Definition of winnow
1a (1) : to remove (something, such as chaff) by a current of air (2) : to get rid of (something undesirable or unwanted) : remove —often used with out winnow out certain inaccuracies — Stanley Walkerb (1) : separate, sift an old hand at winnowing what is true and significant — Oscar Lewis (2) : select
2a : to treat (something, such as grain) by exposure to a current of air so that waste matter is eliminatedb : to free of unwanted or inferior elements : parec : narrow, reduce winnowed the field to four contenders
3 : to blow on : fan the wind winnowing his thin white hair — Time
1 : to separate chaff from grain by fanning
2 : to separate desirable and undesirable elements
winnowerplay \ˈwi-nə-wər\ noun
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Examples of winnow in a Sentence
The least qualified applicants were winnowed out of the initial pool.
Harvesters winnowed the chaff from the wheat.
Recent Examples of winnow from the Web
On The Bachelorette, Rachel Lindsay has now winnowed her flock of suitors from two dozen to a mere four.
With the revolution that swept Fidel & Co. into Cuba on January 1, 1959, Kurlansky goes full reporter, trying to winnow fact from fiction and myth.
In the two-part season premiere, when the field was winnowed from 50 to 20, Newton earned his white apron by wowing chefs Gordon Ramsay and Christina Tosi with a batch of chocolate cupcakes.
Instead, Trump's election led to a list of 21 potential conservative successors, eventually winnowed to one.
The Second One-on-One Date Rachel winnows Bryan from the herd of men and takes him to the top of the world to rappel down from the Holmenkollbakken ski jump while making analogies to marriage.
When Sega dropped out of the market in 2001, the contest winnowed to three primary entrants: Sony, Microsoft and Nintendo.
Rita Ora hosts the competition, which begins with a two-hour episode that winnows 30 competitors down to 18 who will advance to the next round.
The competition, hosted by Rita Ora, begins as the performers are winnowed down to 18 and then divided into three groups of six before advancing to the next round.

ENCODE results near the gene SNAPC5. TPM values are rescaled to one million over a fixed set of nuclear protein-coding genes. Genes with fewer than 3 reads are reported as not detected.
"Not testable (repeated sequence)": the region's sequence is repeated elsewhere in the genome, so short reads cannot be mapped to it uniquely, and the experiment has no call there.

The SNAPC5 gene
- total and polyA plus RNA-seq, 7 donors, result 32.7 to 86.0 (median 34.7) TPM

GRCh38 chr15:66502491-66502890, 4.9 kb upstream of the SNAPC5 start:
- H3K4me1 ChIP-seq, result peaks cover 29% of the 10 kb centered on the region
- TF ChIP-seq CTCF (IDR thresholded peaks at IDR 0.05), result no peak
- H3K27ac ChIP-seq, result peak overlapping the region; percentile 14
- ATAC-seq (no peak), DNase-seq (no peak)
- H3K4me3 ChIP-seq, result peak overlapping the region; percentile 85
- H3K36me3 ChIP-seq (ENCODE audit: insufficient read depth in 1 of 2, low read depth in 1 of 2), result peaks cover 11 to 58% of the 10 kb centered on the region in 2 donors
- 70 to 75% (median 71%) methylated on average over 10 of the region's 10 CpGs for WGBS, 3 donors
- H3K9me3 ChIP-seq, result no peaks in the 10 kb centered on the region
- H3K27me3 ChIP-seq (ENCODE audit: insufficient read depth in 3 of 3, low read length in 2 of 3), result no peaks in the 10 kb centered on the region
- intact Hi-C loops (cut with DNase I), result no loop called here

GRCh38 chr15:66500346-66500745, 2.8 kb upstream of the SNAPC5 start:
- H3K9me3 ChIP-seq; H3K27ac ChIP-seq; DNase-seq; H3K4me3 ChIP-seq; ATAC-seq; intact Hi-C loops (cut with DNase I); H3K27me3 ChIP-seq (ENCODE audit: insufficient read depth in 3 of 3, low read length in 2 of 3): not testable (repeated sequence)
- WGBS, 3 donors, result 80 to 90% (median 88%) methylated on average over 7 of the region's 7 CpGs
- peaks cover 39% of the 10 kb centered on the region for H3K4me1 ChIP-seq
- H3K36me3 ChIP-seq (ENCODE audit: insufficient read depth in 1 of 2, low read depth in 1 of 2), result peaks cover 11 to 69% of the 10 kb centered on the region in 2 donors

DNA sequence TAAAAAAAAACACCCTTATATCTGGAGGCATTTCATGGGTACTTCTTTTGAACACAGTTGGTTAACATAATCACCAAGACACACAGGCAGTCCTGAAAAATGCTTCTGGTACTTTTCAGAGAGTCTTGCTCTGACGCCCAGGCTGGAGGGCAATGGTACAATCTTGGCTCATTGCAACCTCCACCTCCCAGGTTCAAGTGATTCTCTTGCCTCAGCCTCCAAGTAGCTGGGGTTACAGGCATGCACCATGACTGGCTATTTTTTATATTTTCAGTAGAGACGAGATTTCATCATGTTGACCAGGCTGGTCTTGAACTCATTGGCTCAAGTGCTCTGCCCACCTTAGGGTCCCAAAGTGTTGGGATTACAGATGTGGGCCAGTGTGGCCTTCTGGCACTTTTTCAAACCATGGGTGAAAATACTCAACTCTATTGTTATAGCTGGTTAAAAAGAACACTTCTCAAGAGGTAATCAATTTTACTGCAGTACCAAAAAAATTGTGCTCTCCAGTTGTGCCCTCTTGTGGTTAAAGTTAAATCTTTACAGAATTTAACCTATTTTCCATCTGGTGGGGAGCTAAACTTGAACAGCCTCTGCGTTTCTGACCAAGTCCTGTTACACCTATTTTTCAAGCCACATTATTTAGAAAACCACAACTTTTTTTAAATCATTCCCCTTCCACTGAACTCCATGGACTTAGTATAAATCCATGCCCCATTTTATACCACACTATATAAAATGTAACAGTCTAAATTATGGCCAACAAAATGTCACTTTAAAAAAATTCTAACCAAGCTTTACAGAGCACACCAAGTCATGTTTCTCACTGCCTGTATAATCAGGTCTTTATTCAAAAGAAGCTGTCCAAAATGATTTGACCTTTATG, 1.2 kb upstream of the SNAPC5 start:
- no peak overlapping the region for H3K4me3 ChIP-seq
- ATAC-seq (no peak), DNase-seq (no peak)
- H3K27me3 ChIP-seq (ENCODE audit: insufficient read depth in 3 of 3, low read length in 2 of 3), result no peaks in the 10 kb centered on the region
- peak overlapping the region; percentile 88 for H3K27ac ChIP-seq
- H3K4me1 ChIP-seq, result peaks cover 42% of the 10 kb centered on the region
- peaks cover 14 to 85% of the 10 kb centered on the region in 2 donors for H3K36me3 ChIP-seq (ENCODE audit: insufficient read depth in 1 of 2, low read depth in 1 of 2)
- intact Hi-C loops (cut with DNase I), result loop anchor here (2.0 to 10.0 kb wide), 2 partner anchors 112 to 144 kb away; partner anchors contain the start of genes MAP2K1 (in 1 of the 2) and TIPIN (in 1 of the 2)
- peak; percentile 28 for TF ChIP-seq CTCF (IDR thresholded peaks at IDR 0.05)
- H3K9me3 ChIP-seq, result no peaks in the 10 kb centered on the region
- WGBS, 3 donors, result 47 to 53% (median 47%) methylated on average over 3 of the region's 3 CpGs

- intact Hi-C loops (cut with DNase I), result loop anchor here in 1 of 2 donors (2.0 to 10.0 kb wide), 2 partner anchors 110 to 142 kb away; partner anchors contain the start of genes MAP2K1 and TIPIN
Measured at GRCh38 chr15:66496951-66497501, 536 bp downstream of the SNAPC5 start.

These example sentences are selected automatically from various online news sources to reflect current usage of the word 'winnow.' Views expressed in the examples do not represent the opinion of Merriam-Webster or its editors. Send us feedback.
winnow Has Old English Roots
Beginning as windwian in Old English, winnow first referred to the removal of chaff from grain by a current of air. This use was soon extended to describe the removal of anything undesirable or unwanted (a current example of this sense would be "winnowing out outdated information"). People then began using the word for the selection of the most desirable elements (as in "winnowing out the true statements from the lies"). The association of winnow with the movement of air led to the meaning "to beat with or as if with wings," but that use is rare enough that it is found only in Merriam-Webster Unabridged. The word's last meaning ("to blow on or fan") blew in at the turn of the 19th century.
Definition of winnow
1 : a device for winnowing
2a : the action of winnowingb : a motion resembling that of winnowing
First Known Use of winnow
WINNOW Defined for English Language Learners
Definition of winnow for English Language Learners
: to remove (people or things that are less important, desirable, etc.) from a larger group or list : to make (a list of possible choices) smaller by removing the less desirable choices
: to remove (the unwanted coverings of seeds) from grain by throwing the grain up in the air and letting the wind blow the unwanted parts away
WINNOW Defined for Kids
Definition of winnow for Students
1 : to remove (as waste from grain) by a current of air
2 : to sort or separate from a larger group
Seen and Heard
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